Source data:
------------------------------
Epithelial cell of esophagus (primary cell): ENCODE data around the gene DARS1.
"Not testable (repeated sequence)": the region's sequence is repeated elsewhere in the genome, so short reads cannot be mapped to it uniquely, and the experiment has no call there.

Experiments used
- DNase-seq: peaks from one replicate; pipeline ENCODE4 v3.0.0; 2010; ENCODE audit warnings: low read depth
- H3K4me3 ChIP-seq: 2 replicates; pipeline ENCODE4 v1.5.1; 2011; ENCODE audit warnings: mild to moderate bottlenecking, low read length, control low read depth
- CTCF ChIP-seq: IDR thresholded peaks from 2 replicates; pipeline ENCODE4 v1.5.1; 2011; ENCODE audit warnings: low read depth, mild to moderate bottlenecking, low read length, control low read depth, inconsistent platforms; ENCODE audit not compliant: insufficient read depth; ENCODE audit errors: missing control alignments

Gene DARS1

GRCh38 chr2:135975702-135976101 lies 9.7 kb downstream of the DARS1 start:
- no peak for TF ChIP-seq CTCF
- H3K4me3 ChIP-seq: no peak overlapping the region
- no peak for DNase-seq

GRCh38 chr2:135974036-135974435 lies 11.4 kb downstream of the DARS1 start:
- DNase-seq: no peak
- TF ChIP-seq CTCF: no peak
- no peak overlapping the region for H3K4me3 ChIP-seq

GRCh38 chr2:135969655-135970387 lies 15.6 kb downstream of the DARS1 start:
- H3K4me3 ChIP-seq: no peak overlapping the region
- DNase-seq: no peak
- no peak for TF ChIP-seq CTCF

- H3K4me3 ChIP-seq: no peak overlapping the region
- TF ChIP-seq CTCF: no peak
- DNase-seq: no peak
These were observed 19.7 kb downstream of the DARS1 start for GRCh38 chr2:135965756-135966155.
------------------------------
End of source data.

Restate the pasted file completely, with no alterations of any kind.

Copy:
Epithelial cell of esophagus (primary cell): ENCODE data around the gene DARS1.
"Not testable (repeated sequence)": the region's sequence is repeated elsewhere in the genome, so short reads cannot be mapped to it uniquely, and the experiment has no call there.

Experiments used
- DNase-seq: peaks from one replicate; pipeline ENCODE4 v3.0.0; 2010; ENCODE audit warnings: low read depth
- H3K4me3 ChIP-seq: 2 replicates; pipeline ENCODE4 v1.5.1; 2011; ENCODE audit warnings: mild to moderate bottlenecking, low read length, control low read depth
- CTCF ChIP-seq: IDR thresholded peaks from 2 replicates; pipeline ENCODE4 v1.5.1; 2011; ENCODE audit warnings: low read depth, mild to moderate bottlenecking, low read length, control low read depth, inconsistent platforms; ENCODE audit not compliant: insufficient read depth; ENCODE audit errors: missing control alignments

Gene DARS1

GRCh38 chr2:135975702-135976101 lies 9.7 kb downstream of the DARS1 start:
- no peak for TF ChIP-seq CTCF
- H3K4me3 ChIP-seq: no peak overlapping the region
- no peak for DNase-seq

GRCh38 chr2:135974036-135974435 lies 11.4 kb downstream of the DARS1 start:
- DNase-seq: no peak
- TF ChIP-seq CTCF: no peak
- no peak overlapping the region for H3K4me3 ChIP-seq

GRCh38 chr2:135969655-135970387 lies 15.6 kb downstream of the DARS1 start:
- H3K4me3 ChIP-seq: no peak overlapping the region
- DNase-seq: no peak
- no peak for TF ChIP-seq CTCF

- H3K4me3 ChIP-seq: no peak overlapping the region
- TF ChIP-seq CTCF: no peak
- DNase-seq: no peak
These were observed 19.7 kb downstream of the DARS1 start for GRCh38 chr2:135965756-135966155.